Directors: Bryan Singer [and Dexter Fletcher]
cast: Rami Malek, Lucy Boynton, Gwilym Lee, Ben Hardy, Joseph Mazzello, Aidan Gillen, Tom Hollander, Mike Myers
As rock biopics go, “Bohemian Rhapsody” — the film — pretty well tells an alternate-world version of the Freddie Mercury story starring the rest of the band as accoutrement. Obviously, for the purposes of effective filmmaking, director Bryan Singer and Dexter Fletcher (the last minute replacement after Singer was fired), had to focus the story. Sadly, in doing so, some things were lost and diminished in the telling.
Nonetheless, it’s a great story, that of Freddie Mercury (Rami Malek) an eccentric lead singer of a band that might not have made it, yet it did manage to accrue enough traction for it to become an international hitmaker, develop as a British legend and, in doing so, tell of both a coming-of-age narrative and of that of a coming-out. Along the way it very much shines a very public spotlight on Mercury and his excesses.
The film bases its title on the 1975 hit of the same name — a song that reflected Queen at its grandiose best. But this British-American joint production also illustrates that the band had an enormous catalog of hits — not all created by vocalist Mercury (formerly Bulsara). From rock anthems such as “We Will Rock You” and “Another One Bites The Dust” to many more, the band’s succession of hits made them a sensation throughout the early 1980s, until tensions arise between the group members over its musical direction and Freddie’s changing attitude as he acknowledges his gayness. He goes from being in a happy relationship with girlfriend Mary Austin (Lucy Boynton) to drug-fuel romps with Irish manager Paul Prenter (Allen Leech) and unsavory hanger-on druggies.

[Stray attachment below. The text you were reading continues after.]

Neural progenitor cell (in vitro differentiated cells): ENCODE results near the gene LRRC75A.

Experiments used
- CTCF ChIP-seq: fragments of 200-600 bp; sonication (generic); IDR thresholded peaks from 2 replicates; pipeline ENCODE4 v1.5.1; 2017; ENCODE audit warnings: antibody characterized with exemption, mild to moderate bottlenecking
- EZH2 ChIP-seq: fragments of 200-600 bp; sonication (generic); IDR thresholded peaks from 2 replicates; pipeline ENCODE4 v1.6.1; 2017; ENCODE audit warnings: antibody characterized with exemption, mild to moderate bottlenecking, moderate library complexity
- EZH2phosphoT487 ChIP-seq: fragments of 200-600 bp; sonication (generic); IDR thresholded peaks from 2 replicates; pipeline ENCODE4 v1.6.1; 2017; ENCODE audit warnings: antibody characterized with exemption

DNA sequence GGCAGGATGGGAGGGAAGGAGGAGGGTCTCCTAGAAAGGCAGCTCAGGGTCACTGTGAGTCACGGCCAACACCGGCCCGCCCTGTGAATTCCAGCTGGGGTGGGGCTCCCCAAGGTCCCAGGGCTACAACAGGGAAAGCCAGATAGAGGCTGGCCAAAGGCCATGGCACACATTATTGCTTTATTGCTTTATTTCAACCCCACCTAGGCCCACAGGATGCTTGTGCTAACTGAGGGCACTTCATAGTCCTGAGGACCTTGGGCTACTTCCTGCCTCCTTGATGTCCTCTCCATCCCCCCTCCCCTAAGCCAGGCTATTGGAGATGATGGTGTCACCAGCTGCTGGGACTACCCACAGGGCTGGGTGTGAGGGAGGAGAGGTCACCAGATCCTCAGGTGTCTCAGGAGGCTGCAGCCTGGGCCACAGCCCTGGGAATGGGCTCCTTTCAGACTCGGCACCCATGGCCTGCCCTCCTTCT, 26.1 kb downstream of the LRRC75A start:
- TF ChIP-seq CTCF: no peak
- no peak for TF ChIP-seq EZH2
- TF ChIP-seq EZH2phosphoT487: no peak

Disastrously, he pulls away from the band and drifts into a drug infused haze until one night, a married and pregnant Mary urges him to return to the band, having been offered a spot in “Live Aid” — Bob Geldof’s huge Wembley Stadium benefit concert. With the AIDS outbreak spreading worldwide, Freddie discovers that he’s infected with the disease. So he comes to London, and begs the band for forgiveness. They reconcile and get a slot. During rehearsal, Freddie reveals to his disease — they embrace him. The Live Aid performance rocks and he reunites with real love Jim Hutton, Mary, and his estranged family. Following Freddie’s death, his last manager Jim Beach and the remaining members create the Mercury Phoenix Trust to combat the spread of AIDS.
Despite its tragic consequences, Malek as Mercury’s performance lends the film the needed focus and spirit to make it both a hit and major award contender. Not all rock bands’ musical journeys have such a powerful redemptive storyline and that makes “Bohemian Rhapsody” all the more inspiring cinematic experience.